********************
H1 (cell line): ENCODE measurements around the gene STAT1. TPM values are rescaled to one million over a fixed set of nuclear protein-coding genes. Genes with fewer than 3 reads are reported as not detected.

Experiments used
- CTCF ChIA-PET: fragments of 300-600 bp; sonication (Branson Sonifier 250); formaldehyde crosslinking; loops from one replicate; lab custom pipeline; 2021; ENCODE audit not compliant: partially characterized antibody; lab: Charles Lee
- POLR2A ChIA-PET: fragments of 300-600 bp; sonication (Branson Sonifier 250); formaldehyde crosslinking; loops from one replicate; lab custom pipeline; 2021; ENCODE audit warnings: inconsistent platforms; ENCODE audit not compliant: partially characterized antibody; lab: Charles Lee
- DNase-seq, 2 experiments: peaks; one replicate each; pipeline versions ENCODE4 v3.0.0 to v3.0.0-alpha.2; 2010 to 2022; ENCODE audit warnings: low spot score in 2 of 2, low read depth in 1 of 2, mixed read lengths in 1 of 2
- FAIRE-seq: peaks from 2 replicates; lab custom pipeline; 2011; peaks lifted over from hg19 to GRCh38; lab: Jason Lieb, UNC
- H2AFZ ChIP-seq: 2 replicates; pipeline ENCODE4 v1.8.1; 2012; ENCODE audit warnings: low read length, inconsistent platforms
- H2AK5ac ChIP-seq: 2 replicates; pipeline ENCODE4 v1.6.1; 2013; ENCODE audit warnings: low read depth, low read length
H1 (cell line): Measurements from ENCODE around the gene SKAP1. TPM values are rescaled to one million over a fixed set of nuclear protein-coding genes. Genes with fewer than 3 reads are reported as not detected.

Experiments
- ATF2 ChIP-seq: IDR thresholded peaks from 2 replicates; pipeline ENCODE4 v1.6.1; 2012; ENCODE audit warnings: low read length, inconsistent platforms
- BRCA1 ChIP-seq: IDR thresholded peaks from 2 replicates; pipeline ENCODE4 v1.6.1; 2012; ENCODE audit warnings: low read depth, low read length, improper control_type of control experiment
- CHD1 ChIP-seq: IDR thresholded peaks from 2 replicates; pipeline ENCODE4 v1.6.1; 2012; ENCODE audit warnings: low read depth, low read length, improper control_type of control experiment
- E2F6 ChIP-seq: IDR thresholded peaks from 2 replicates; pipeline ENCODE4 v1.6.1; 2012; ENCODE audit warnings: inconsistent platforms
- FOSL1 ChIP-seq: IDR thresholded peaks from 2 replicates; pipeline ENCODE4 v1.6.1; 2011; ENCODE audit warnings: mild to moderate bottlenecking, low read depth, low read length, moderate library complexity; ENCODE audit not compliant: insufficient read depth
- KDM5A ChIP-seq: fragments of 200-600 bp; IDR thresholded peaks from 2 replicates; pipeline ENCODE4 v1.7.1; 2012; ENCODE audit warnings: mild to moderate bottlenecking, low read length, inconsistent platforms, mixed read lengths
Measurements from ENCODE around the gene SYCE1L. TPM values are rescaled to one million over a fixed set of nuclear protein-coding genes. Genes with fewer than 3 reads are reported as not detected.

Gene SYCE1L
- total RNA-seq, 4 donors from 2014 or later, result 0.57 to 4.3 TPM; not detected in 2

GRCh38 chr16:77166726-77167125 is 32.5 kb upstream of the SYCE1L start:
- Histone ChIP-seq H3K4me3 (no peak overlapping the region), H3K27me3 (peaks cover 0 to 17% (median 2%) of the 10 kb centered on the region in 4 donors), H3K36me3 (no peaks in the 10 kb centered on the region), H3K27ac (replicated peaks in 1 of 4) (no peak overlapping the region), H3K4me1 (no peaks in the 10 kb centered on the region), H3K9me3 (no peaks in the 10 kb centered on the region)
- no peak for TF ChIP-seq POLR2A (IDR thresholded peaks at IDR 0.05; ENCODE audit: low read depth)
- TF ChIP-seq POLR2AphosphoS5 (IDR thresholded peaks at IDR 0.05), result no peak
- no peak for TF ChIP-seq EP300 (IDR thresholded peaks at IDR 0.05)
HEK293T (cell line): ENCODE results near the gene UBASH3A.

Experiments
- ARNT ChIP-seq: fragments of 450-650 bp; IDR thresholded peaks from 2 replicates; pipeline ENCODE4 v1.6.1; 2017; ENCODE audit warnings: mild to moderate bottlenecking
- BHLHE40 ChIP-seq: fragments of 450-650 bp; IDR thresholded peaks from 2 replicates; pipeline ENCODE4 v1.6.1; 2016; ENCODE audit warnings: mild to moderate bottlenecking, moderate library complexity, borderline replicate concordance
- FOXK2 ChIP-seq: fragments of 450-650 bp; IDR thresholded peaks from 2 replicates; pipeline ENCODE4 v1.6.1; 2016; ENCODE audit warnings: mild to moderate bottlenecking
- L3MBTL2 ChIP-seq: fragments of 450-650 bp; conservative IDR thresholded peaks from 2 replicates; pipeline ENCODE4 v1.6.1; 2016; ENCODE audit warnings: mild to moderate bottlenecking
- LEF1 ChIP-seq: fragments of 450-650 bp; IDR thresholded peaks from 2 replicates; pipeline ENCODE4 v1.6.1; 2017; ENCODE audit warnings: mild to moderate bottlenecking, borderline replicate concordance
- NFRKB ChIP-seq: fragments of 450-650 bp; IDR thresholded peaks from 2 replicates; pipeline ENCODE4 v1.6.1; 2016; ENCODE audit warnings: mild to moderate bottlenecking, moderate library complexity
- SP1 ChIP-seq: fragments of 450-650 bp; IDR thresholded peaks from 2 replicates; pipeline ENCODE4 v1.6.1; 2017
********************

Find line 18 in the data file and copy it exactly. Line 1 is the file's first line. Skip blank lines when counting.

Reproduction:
Gene SYCE1L